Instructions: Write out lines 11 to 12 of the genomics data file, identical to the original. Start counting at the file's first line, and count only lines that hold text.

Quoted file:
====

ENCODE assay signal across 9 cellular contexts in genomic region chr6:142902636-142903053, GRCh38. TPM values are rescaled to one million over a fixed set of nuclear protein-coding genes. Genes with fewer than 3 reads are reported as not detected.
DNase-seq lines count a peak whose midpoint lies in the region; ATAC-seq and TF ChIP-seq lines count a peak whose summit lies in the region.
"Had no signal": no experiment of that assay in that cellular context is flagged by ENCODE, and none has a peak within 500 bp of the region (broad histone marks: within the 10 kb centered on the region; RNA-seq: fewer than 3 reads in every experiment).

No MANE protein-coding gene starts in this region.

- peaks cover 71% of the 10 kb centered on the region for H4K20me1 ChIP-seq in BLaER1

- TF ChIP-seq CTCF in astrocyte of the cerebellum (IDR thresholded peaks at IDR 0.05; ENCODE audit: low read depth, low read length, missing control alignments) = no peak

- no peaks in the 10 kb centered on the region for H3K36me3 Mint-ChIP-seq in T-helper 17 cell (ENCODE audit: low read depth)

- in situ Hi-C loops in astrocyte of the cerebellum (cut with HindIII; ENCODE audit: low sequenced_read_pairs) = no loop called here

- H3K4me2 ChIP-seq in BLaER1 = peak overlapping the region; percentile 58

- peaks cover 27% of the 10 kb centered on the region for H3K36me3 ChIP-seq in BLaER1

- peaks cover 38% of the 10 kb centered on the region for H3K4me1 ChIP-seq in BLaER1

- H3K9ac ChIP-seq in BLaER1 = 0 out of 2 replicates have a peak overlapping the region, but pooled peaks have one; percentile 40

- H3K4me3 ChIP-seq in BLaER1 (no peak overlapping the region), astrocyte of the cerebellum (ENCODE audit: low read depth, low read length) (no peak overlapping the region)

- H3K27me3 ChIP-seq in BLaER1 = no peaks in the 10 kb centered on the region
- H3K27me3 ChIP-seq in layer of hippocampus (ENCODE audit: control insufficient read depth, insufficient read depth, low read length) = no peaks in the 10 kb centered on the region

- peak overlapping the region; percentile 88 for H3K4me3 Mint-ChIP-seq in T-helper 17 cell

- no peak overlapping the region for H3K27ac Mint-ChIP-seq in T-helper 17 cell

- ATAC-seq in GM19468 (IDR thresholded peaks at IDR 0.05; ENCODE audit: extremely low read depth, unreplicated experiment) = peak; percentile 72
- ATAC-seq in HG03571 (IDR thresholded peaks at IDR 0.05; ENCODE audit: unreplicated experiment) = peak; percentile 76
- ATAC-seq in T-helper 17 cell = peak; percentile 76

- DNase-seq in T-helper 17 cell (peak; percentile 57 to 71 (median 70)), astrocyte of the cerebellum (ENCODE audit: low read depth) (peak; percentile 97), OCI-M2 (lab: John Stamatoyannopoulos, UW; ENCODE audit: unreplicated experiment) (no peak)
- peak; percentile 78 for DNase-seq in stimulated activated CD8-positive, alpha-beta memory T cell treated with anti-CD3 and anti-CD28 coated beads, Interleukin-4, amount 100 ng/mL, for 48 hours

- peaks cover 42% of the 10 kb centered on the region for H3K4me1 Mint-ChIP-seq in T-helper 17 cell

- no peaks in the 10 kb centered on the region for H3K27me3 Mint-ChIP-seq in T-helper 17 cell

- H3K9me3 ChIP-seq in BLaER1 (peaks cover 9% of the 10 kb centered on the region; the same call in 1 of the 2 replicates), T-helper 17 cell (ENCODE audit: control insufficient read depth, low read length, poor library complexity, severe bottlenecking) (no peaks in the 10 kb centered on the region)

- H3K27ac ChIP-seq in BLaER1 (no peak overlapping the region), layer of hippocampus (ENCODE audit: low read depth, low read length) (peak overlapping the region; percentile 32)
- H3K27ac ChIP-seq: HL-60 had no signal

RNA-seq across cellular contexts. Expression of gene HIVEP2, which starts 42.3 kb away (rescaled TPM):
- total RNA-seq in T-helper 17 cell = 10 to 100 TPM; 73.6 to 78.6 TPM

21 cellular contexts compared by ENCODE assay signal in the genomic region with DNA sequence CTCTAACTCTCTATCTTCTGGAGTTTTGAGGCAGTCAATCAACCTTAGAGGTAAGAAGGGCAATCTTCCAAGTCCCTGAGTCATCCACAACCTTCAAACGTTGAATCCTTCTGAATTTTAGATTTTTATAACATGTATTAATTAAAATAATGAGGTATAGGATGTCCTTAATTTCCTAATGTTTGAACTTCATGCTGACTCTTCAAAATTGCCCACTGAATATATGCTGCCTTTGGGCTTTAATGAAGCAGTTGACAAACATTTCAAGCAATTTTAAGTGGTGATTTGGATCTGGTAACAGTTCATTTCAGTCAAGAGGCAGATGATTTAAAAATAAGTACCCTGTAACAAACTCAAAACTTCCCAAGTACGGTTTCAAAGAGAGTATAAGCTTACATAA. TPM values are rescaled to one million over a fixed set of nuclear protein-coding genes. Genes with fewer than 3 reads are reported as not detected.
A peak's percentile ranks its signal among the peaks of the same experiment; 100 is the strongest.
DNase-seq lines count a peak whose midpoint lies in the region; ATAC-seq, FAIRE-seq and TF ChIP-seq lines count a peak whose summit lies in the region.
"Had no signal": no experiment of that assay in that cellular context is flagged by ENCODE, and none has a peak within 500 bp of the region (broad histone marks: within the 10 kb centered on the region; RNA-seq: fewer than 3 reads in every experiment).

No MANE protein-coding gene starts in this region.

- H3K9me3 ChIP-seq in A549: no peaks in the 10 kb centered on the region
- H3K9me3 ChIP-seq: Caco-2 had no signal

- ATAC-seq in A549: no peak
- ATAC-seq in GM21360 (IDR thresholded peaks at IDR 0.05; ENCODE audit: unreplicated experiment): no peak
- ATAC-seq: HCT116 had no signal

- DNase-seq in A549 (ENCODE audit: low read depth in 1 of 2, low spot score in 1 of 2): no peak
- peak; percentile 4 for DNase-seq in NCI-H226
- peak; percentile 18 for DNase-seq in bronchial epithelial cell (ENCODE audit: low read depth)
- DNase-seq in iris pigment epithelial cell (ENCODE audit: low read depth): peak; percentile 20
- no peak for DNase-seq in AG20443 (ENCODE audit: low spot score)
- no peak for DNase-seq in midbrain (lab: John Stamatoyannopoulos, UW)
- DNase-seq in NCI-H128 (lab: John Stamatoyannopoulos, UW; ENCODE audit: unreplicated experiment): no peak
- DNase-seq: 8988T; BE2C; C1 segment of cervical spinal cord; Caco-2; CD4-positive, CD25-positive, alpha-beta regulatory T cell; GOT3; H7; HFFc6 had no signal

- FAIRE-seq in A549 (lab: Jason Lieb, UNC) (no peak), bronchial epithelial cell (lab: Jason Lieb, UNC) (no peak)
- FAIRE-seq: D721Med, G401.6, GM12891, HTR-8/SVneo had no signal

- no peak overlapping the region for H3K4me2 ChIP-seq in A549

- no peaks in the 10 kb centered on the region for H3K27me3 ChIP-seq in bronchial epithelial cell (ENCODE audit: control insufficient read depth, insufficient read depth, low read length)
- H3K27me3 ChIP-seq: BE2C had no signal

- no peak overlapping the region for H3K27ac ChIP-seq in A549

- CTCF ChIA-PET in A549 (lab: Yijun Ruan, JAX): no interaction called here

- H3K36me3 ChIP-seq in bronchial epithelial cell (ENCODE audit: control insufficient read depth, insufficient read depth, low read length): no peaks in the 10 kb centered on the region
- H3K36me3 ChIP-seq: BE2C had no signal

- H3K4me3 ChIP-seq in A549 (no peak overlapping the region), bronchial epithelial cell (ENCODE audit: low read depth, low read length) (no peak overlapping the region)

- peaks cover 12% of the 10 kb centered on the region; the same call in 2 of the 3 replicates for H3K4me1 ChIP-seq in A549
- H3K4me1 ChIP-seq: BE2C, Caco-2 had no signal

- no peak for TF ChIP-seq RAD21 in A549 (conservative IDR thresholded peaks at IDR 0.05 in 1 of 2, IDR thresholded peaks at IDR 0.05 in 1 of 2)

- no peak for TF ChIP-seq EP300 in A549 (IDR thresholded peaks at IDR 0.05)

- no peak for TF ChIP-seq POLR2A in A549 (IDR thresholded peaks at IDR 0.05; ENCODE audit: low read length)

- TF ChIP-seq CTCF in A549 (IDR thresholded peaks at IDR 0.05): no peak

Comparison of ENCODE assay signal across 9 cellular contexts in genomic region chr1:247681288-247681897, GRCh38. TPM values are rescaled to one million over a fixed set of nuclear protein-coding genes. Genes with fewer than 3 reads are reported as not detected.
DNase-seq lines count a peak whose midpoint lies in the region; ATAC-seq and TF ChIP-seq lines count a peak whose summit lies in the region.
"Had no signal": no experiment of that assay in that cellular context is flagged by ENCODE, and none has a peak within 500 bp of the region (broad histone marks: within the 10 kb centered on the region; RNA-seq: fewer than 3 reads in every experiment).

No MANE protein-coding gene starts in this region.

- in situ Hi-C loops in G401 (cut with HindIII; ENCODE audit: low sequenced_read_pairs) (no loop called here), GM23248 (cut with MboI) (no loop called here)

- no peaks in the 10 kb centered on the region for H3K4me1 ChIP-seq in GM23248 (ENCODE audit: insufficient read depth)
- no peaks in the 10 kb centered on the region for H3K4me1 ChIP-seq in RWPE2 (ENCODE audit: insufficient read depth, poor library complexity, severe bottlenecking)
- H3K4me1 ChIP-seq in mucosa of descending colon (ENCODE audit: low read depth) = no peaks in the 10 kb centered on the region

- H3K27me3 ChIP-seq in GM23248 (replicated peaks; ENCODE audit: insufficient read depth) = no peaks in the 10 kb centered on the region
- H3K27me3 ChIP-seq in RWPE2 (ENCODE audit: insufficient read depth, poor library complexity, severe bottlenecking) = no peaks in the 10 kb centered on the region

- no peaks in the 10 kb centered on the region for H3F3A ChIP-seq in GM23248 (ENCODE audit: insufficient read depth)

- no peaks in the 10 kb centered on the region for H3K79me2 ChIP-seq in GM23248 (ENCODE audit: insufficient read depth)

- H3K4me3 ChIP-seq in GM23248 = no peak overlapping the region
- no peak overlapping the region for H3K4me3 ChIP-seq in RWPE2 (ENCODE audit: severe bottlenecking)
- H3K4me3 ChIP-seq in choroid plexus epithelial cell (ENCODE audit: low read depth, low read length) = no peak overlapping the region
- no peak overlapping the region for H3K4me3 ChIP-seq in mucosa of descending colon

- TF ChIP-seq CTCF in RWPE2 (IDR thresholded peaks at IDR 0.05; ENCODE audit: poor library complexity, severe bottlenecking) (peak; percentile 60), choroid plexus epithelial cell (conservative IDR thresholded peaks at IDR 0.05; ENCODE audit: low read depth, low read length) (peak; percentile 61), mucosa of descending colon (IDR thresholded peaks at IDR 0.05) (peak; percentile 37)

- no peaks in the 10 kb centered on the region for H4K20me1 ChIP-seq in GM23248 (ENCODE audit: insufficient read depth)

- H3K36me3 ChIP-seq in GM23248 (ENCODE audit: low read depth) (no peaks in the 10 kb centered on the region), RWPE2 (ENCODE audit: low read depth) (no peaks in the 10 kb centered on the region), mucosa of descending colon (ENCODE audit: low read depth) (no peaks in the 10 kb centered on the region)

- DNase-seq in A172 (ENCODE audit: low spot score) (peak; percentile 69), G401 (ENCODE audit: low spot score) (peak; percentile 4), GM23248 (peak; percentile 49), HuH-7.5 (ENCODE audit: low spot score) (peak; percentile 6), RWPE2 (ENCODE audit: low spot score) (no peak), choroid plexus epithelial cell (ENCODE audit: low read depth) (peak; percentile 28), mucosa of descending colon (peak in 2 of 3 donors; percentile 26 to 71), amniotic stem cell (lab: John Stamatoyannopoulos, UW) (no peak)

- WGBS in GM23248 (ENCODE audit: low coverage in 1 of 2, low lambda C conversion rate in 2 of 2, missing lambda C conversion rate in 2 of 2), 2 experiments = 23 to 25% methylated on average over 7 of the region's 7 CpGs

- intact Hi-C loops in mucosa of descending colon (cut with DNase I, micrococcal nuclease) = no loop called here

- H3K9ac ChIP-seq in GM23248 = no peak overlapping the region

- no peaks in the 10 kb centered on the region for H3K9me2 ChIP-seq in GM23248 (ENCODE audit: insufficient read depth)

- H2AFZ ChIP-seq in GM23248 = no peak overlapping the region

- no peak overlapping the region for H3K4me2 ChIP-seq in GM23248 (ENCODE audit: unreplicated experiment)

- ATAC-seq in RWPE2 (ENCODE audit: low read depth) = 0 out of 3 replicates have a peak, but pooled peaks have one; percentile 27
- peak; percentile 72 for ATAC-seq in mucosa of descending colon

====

- peaks cover 38% of the 10 kb centered on the region for H3K4me1 ChIP-seq in BLaER1

- H3K9ac ChIP-seq in BLaER1 = 0 out of 2 replicates have a peak overlapping the region, but pooled peaks have one; percentile 40